Women have won the fight for equality. Now they should use their power to help the boys

Our thanks to Kevin for this, an interesting article in the Telegraph by Fraser Nelson, editor of The Spectator. Hopefully he didn’t decide on the headline:

Women have won the fight for equality. Now they should use their power to help the boys.

Let’s see how the gender switch looks:

Girls have won the fight for equality. Now they should use their power to help the men.

There’s an absurd claim in the article, presumably included as an ingratiating nod towards feminists:

For those born before 1975, there is still an indefensible pay gap.

About Mike Buchanan

I'm a men's human rights advocate, writer, and publisher. My primary focus is leading the political party I launched in 2013, Justice for Men & Boys (and the women who love them). I still work actively on two campaigns I launched in early 2012, Campaign for Merit in Business and the Anti-Feminism League. In 2014 I launched The Alternative Sexism Project, aiming to raise public understanding that the sexism faced by men and boys has far more grievous consequences than the sexism faced by women and girls.
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8 Responses to Women have won the fight for equality. Now they should use their power to help the boys

  1. cadburycat says:

    I would not go so far as to endorse the comment about “For those born before 1975 there is still an indefensible pay gap”. However, because of the way our society judges people on the basis of their looks and because of the premium on youth, women in that age group are far more disadvantaged in the recruitment arena than men.
    Govt statistics bear this out.
    I suspect this may at least partially due to the power of young women in the workplace. The only person who will dare persist with the disciplining of or a grievance against a problem mother is a middle aged woman; men are too afraid of allegations of sex discrimination.

    • Thanks cc, I take your point, but the gender pay gap above 40 is clearly the natural consequence of more men than women being work-centred, and earning more as they stick with their careers rather than quit the workplace altogether, or work part-time, as women do (options funded by men, whether as partners or taxpayers). Indeed women are more likely than men not to work, or to work part-time, from the point they leave full-time education.

  2. cadburycat says:

    I agree with you entirely – the so-called gender pay gap is almost entirely due to female lifestyle choices, and the only ones who did suffer genuine discrimination in respect of pay – in the 1950s and early 1960s – are virtually all retired now.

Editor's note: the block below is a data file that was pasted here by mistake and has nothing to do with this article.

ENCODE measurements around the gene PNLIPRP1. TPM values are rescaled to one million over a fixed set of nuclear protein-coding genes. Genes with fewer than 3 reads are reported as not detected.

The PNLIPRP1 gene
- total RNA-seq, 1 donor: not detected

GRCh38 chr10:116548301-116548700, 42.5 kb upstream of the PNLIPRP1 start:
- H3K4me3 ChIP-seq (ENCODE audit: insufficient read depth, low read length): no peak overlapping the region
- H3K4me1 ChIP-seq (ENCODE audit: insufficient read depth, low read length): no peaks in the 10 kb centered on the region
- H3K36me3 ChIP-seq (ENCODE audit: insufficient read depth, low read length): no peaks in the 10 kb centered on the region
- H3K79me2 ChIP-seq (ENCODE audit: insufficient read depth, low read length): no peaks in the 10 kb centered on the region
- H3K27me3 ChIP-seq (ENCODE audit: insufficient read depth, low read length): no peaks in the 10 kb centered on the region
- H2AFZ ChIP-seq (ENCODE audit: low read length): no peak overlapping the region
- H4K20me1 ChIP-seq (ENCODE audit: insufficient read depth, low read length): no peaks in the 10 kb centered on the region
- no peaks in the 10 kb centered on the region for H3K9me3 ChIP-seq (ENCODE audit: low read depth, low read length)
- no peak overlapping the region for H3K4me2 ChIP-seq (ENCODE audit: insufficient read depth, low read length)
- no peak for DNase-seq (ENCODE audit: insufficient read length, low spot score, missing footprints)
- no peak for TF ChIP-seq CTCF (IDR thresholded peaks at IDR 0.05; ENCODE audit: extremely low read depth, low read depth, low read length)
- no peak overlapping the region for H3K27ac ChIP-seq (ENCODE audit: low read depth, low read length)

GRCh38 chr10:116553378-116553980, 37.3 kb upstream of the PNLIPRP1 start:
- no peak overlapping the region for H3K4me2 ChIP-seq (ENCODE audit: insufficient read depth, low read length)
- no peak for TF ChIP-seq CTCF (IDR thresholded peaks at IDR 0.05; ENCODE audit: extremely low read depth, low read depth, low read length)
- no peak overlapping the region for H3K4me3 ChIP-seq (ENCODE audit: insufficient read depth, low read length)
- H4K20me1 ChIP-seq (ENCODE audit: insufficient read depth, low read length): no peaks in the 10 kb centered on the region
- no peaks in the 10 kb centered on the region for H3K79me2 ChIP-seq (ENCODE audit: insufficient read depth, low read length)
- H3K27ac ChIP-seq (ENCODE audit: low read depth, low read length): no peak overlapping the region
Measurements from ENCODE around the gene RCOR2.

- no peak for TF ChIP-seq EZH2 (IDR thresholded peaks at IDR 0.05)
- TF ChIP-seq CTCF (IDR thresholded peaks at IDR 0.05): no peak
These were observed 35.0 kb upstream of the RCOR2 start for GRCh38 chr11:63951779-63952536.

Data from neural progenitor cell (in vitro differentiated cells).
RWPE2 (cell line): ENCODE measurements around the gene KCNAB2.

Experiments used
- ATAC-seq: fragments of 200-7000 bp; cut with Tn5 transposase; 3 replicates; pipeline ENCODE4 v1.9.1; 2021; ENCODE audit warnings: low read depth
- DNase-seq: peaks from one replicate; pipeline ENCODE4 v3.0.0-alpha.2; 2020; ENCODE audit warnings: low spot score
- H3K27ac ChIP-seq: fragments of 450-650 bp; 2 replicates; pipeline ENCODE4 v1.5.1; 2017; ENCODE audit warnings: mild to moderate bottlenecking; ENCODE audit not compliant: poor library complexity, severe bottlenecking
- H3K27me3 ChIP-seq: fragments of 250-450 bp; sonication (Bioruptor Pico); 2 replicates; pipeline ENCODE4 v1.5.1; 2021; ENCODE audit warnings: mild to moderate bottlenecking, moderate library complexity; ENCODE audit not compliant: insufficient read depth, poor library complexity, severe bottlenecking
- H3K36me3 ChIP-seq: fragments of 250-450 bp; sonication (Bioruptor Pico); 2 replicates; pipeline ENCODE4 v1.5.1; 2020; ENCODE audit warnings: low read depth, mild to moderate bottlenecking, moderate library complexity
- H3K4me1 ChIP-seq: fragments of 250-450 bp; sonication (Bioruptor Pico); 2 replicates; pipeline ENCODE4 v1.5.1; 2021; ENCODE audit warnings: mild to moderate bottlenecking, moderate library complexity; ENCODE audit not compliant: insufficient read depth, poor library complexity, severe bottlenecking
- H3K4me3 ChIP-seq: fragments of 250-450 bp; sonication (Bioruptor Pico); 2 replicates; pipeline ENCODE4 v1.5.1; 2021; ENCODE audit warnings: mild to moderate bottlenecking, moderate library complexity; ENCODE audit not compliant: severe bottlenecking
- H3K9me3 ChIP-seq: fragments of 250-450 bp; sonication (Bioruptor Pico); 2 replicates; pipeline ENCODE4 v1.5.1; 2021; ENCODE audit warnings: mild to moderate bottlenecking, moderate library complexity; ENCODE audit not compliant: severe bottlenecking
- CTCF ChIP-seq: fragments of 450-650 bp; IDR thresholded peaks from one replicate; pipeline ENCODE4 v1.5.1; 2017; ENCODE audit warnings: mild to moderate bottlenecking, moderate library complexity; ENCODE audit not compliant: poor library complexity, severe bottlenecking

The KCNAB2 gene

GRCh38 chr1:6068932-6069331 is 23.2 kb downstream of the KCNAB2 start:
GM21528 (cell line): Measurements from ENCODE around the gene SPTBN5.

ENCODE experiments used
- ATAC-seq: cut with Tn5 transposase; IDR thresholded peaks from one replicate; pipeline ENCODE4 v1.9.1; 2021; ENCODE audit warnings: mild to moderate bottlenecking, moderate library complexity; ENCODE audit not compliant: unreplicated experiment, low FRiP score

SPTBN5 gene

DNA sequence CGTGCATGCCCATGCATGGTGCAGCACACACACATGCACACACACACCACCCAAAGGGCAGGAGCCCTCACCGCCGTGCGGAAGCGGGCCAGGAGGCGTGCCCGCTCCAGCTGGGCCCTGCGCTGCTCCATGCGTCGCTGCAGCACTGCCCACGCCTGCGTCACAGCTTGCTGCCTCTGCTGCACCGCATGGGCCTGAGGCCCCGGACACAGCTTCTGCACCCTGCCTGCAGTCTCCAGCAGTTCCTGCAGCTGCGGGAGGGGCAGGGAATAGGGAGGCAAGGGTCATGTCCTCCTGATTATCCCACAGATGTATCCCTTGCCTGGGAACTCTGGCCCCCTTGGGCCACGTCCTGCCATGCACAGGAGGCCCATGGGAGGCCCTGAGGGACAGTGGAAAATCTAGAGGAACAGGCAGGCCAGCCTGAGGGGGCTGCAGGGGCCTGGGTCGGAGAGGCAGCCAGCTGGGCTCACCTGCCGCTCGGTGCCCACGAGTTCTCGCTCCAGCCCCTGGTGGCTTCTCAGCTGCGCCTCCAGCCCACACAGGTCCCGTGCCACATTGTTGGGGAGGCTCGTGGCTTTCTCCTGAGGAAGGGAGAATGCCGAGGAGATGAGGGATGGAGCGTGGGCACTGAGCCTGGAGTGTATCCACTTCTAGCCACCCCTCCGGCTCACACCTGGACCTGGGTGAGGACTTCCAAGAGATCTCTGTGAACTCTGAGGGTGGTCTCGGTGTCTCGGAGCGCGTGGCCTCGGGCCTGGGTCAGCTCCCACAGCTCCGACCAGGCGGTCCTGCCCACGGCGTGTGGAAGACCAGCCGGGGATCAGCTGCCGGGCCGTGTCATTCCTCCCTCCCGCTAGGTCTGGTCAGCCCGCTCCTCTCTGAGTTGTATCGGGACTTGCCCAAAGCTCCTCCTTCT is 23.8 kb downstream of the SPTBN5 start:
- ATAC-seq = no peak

They do say they have to train two female doctors to get the same amount of work out of them over 35 years as one man does over the same time period.

    • nrjnigel says:

      Indeed the “pay gap” has been steadily falling for decades as new generations live different lives from previous generations. After all we have only just got to the time where the retirement age is evening up. Time and again these stats actually show the generations where women are much more likely to stay in work or have a short break are losing the “gap”. There will be a residual effect based on women’s(especially mothers) choices but all the evidence shows we are seeing the succeeding generations have no gap (apart from a small one in women’s favour) and much less as high housing costs demand both sexes work. Indeed increasingly women’s preference (for part time work or gaps in career) isn’t what they are achieving. In fact demands for more maternity leave and family friendly hours will help women make choices that will allow the gap to persist. At least countries such as Sweden recognise this explicitly and their “solution” is compulsory leave and time off for men!!

  3. cadburycat says:

    I do wonder what the impact of that compulsory leave is upon men’s health. I can’t think of many men who would even want to be the sole carer for a very young child.

    • Agreed – or many women who would want their men to be – though of course the BBC and others always manage to find one or two such couples, and present them as progressive, admirable etc.

  4. cadburycat says:

    I also wonder how many Vikings, faced with compulsory parental leave, park the child with a suitable relative and take casual work for the duration….

  5. As long as men continue to sit on their ass while the insane feminists are busy passing laws that allow them to “Have their cake and eat it” we should not complain. Mr. Davies reported FACTS!! And now the criminal feminists want he gone!

    Gentlemen- this is what your apathy has begat- but you don’t care.
    Else you would do something.

    “Men’s rights activists must wake up and realize that the time for trying to counter the hypocrisy with rationality – with essentially male arguments, using facts and truth, in the hope that sense will prevail – is not going to make any difference to the relentless feminist long march on men” -Herbert Purdy ICMI-16

    “Let us be clear, the removal of fathers from the lives of their children is … public … policy“. -Robert Franklin ICMI-14

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